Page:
Monday, 1 December 2014

Real Life Lesson - A fly in the pumpkin pie

If there's anything I've learned, it's that it doesn't matter how much you try to make up for being an asshole, the fact remains that you will never be trusted again. Ever. No matter how big or small your transgression.

This isn't a pity party, I'm sincerely giving you my thoughts based on my experiences.

If you have insulted someone, either by accident or on purpose because for half a second in your life you were an asshole, you can never repair that relationship. You will always be considered an ass and you can never make another mistake ever because forgiveness doesn't truly exist. People may say they forgive you but they will never forget how you made them feel. Even if you've made up for it time and again with good things, that one minuscule insult will stay with them forever.

Let's break this down because I can hear you saying, "Wow, she's got a chip on her shoulder over something." I don't. I'm just realizing some truths about my past behaviour and the revelation is there is truly nothing I can do to change someone's opinion of me once they have crafted that opinion in their minds.

Let's say you have some good friends among your coworkers but then you find another job and you move on. How many of them remain friends with you? I guarantee that if you have ever hit a rough patch with any one of them, those are the friends who will quickly become ex-friends. Why? Because people measure the effort it takes to maintain a friendship with how worth it you are to them...and your worth is brought down by any bad thing you have ever done. And by "bad thing" I mean something as little as not agreeing with the majority on an issue, like when everyone gets together for a "best pumpkin pie" contest and you choose not to participate because you don't like pumpkin pie. Well, now you're not a joiner. You're an outcast because you didn't participate and worse than that you have inadvertently insulted anyone who likes pumpkin pie. People will talk about that fun pumpkin pie contest for years to come and will always remind you that you didn't participate because you hate pumpkin pie. No no, you respond, I don't hate it, it's just not my favourite. Years go by and there's a potluck where you are asked to bring dessert but don't worry, says the organizer, you won't be asked to bring pumpkin pie. Ha ha ha. Isn't that funny? No, it isn't really.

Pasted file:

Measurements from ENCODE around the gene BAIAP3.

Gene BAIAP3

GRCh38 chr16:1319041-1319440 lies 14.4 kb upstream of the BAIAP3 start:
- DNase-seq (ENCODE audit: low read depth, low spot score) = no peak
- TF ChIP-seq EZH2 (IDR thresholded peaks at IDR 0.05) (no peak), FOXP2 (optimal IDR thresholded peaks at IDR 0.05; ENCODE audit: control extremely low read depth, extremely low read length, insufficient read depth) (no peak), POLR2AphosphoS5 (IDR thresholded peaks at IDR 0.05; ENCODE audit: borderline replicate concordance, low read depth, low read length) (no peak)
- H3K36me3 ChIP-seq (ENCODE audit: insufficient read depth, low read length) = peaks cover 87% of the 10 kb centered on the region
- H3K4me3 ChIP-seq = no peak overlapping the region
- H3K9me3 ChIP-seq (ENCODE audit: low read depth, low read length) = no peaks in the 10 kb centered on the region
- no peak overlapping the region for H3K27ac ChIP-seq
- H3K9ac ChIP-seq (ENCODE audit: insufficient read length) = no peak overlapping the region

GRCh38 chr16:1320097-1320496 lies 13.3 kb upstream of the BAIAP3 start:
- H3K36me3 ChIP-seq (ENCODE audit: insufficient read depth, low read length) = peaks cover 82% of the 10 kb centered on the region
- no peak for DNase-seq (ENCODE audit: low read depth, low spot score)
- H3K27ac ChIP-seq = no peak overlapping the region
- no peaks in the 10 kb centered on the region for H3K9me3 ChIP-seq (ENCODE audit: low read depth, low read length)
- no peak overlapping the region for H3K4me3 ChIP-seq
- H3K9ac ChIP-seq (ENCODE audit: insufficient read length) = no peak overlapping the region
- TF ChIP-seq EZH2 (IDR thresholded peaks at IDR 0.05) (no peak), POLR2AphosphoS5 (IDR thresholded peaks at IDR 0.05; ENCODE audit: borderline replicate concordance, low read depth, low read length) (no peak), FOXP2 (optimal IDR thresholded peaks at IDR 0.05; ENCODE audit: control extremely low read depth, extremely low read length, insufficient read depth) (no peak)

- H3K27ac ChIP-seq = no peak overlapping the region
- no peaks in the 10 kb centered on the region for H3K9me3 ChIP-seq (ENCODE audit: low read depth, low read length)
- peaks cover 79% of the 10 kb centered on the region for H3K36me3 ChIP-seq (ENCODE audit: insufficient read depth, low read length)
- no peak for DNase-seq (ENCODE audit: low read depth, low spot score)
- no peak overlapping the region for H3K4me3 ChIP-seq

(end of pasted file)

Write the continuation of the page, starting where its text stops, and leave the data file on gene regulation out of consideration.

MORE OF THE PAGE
Now you are labelled. The pumpkin pie hater. This is a simple example of how you can quickly become the outsider.

Now, you move on from that job and you try to invite friends over for dinner or out for drinks. They accept, initially, but after time they are less and less available. So you stop asking. And one day you find the only connection you have to them anymore is on your Facebook page, where God forbid, you post a picture of a pumpkin cheesecake and your old friend comments, "I thought you hated pumpkin". Face palm. This is the only comment they have put on your page in months because the only thing they remember about you is the one negative thing you did to them. Make no mistake, you did it to them, you insulted them without even knowing it.

In the end, you were the fly in the ointment, all because you didn't play along. Instead, you set your boundaries. And those boundaries will be held against you for the rest of your life.

And one day, out of the blue, you will discover that your old college friends have been having annual summer reunions that you have never been invited to...and you won't know why.

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